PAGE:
The creditors’ plight

April 26, 2016

By William Glasgall

I found your blog on Illinois’ unpaid bills interesting and informative. As of April 22, the state had run up a backlog of more than $6.7 billion of them, according to Comptroller Leslie Geissler Munger. As they wait to get paid, vendors to the state of Illinois are well aware that they are creditors--even though they may have less seniority than general obligation bondholders, whose debt service is guaranteed by the state’s Constitution. And like investors in the state’s debt, vendors also get compensation for lending their money to the government. As the Institute for Illinois’ Fiscal Stability recently observed:

Under the State Prompt Payment Act, interest accrues at 1% a month on “proper bills” that are not paid within 90 days. Proper bills are defined as those that include the information needed to process the payment. Other claims, including those from healthcare providers, accrue interest at 9% a year after 30 days under the Illinois Insurance Code.

Those monthly penalties add up fast. Since 2006, past-due bills have cost Illinois taxpayers $1 billion in interest and penalties, the institute says. To put that amount in perspective, $1 billion is about what Republican Governor Bruce Rauner proposed spending on the state Department of Aging in the current fiscal year’s budget, which has yet to be enacted. Payment of suppliers’ overdue bills is effectively being put in line ahead of fulfilling the state’s vast obligation to fund its retirement system. As of fiscal 2015, Illinois had run up a $119 billion deficit in pension funding, and the gap keeps mounting. When the state Supreme Court ruled in 2015 that former Governor Pat Quinn’s 2013 pension-reform law unconstitutionally reduced accrued as well as promised benefits, Justice Lloyd Karmeier observed that:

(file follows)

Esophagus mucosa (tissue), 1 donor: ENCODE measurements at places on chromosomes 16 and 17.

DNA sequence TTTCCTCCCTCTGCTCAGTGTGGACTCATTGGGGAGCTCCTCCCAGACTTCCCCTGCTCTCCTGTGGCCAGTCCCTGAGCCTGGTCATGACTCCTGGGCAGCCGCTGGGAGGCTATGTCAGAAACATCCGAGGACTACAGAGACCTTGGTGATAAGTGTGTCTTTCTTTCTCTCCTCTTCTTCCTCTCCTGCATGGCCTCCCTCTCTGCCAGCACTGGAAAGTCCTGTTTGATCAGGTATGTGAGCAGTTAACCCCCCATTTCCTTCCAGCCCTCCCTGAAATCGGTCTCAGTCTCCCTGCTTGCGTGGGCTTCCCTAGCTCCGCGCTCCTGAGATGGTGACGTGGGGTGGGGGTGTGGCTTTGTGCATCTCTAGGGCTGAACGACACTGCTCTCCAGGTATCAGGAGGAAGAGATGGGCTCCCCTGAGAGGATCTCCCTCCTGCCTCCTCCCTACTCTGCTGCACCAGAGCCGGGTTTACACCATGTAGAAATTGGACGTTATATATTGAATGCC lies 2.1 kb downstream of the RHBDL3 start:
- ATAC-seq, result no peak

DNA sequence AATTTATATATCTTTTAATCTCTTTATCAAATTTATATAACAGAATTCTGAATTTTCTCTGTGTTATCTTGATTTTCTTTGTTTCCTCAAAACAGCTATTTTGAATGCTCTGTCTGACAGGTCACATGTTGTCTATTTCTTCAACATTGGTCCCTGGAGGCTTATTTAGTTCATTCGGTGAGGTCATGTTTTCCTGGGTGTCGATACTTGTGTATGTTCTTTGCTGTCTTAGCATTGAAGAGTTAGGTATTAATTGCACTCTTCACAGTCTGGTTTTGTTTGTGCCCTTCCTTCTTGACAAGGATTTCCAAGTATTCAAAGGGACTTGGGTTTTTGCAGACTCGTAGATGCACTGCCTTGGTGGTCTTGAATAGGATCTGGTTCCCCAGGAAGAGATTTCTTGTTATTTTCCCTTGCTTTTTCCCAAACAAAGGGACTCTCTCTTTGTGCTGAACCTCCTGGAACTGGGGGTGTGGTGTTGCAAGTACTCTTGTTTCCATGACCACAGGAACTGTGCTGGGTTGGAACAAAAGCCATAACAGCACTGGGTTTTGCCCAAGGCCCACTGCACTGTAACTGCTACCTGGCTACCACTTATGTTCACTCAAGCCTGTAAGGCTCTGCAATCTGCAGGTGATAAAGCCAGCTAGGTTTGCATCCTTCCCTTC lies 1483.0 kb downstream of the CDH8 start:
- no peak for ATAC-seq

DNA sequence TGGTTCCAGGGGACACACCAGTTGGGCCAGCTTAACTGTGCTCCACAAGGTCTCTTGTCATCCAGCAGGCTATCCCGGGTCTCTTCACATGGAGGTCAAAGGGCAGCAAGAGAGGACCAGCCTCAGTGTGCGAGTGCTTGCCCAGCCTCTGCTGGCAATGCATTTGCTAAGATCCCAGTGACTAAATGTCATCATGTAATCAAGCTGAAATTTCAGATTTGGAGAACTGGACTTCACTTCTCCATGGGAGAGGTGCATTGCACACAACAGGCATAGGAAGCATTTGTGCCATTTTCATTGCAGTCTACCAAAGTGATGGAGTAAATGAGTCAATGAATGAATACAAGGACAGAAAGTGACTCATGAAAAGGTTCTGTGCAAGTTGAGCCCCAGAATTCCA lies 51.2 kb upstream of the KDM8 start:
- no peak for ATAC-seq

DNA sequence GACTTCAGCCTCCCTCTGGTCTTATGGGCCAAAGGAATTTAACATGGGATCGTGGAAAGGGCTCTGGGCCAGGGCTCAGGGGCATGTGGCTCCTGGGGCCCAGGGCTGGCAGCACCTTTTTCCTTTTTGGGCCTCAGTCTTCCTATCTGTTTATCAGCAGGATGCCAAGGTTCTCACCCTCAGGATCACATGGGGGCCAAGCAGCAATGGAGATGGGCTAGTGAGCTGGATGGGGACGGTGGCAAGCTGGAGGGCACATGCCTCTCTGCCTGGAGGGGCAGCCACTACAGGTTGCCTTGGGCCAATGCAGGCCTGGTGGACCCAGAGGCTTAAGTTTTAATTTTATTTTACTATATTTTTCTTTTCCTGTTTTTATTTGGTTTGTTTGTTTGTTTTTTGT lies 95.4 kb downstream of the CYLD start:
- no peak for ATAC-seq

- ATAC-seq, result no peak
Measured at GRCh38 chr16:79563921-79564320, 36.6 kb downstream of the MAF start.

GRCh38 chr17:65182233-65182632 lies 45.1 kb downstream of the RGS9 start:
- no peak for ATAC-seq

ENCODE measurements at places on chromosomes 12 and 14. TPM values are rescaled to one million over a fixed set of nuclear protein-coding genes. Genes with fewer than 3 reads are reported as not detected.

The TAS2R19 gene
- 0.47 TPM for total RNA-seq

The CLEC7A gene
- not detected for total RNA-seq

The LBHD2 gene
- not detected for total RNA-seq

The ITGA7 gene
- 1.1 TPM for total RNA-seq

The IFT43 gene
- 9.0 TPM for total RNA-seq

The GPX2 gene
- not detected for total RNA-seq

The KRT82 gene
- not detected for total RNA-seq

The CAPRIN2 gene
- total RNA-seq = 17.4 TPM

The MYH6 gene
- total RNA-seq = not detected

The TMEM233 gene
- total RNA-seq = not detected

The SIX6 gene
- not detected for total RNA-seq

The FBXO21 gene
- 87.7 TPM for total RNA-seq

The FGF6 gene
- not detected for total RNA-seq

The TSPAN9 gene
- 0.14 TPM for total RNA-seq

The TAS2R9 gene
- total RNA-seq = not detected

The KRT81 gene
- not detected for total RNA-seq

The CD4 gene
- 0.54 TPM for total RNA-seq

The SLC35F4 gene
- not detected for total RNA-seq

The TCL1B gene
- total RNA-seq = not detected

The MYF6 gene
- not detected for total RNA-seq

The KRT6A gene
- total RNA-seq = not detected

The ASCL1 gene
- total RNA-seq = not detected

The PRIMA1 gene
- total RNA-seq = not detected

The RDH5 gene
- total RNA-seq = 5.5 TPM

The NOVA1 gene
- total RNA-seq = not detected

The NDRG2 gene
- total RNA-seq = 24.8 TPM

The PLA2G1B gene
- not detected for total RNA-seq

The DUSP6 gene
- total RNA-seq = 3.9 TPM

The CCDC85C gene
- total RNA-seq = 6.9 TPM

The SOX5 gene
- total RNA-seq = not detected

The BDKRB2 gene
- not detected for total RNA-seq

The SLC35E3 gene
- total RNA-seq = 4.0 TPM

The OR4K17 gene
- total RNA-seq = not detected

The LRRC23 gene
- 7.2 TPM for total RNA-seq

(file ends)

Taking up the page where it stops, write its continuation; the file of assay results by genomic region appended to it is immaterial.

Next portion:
As long ago as 1917, a report commissioned by the General Assembly characterized the condition of State and municipal pension systems as “one of insolvency” and “moving toward a crisis” because of financial provisions which were “entirely inadequate for paying the stipulated pensions when due.”

When it sells general obligation debt to investors, Illinois is obliged by the state Bond Act to appropriate funds to repay the securities. In the case of funding pensions, however, the state Constitution protects “the benefits of membership in public pension systems not by dictating specific funding levels, but by safeguarding the benefits themselves,” Karmeier found.

In some local municipal bankruptcies, such as those in Detroit and Central Falls, Rhode Island, federal court judges have cut what governments owed for retirement obligations along with bond debt and suppliers’ accounts. States are not allowed to file for bankruptcy, but that doesn’t mean bills won’t pile up and be left for future taxpayers to pay even when budgets are said to be in balance.

Glasgall is director of state and local programs at the Volcker Alliance in New York.

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